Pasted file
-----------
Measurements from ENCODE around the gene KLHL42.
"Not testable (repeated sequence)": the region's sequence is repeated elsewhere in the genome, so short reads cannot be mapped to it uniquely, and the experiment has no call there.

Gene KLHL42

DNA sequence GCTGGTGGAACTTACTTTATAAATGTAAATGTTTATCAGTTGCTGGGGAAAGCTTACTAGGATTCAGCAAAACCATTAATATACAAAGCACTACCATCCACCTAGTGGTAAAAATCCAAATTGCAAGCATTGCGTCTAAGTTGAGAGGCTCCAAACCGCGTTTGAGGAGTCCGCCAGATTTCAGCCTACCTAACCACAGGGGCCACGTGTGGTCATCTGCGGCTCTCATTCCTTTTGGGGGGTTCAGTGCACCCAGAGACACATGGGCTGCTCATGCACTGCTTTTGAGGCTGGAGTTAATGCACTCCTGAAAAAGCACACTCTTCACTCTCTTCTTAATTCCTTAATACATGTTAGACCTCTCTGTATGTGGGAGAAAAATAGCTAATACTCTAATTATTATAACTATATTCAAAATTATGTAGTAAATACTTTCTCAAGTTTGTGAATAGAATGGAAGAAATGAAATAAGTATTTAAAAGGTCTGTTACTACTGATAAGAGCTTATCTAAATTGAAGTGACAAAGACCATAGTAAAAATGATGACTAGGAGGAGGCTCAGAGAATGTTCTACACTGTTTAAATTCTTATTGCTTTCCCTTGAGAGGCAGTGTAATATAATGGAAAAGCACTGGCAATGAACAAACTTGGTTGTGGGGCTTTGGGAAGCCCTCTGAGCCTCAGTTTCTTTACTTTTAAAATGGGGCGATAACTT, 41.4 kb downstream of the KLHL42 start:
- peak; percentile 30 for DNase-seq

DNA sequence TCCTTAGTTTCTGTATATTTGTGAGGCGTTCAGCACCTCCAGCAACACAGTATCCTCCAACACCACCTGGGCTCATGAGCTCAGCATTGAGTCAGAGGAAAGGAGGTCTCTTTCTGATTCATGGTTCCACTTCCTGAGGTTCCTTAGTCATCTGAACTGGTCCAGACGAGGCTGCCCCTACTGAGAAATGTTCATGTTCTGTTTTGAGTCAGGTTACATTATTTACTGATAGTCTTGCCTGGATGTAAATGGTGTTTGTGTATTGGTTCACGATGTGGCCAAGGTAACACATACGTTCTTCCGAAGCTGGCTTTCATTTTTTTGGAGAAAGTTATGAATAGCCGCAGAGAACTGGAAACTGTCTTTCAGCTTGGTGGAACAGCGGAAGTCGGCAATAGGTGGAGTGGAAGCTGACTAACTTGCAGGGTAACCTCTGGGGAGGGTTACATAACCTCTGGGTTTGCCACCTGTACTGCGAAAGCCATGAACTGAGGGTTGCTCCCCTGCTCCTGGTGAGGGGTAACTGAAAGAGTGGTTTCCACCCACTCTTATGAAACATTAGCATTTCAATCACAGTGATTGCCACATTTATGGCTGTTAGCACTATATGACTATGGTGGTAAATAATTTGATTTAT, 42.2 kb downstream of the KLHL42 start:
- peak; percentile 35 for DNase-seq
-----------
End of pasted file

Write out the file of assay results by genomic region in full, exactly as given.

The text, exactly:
Measurements from ENCODE around the gene KLHL42.
"Not testable (repeated sequence)": the region's sequence is repeated elsewhere in the genome, so short reads cannot be mapped to it uniquely, and the experiment has no call there.

Gene KLHL42

DNA sequence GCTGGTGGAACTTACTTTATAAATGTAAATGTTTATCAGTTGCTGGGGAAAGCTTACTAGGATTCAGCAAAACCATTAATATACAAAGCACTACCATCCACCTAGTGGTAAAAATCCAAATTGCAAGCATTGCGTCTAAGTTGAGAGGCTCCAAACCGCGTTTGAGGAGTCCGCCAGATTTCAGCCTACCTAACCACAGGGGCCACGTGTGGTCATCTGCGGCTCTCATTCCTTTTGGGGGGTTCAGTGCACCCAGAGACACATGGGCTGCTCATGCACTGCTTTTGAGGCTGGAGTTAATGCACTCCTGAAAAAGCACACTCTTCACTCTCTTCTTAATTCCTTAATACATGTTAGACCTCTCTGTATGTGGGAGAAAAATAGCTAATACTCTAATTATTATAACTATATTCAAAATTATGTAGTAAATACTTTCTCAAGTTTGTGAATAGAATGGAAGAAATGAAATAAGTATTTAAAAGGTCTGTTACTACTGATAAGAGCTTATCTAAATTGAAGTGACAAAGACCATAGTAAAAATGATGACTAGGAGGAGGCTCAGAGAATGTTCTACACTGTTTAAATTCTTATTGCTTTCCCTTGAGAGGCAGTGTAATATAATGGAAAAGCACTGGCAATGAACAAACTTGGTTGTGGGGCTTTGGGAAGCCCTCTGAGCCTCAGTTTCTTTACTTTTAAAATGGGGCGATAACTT, 41.4 kb downstream of the KLHL42 start:
- peak; percentile 30 for DNase-seq

DNA sequence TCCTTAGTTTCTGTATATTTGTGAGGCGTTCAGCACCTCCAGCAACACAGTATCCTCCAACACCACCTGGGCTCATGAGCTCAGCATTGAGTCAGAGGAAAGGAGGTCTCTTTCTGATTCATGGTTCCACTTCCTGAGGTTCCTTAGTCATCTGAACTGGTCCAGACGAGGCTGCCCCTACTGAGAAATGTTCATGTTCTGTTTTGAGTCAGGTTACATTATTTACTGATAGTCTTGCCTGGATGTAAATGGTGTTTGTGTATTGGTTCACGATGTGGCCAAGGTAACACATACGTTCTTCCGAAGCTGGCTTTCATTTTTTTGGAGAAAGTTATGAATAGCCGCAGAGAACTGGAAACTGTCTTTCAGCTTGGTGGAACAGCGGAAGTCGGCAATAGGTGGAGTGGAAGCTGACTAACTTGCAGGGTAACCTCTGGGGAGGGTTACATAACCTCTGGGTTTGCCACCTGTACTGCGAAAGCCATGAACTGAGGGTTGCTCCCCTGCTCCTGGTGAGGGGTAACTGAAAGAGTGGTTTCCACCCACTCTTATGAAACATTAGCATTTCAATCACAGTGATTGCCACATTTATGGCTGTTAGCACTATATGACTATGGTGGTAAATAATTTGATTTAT, 42.2 kb downstream of the KLHL42 start:
- peak; percentile 35 for DNase-seq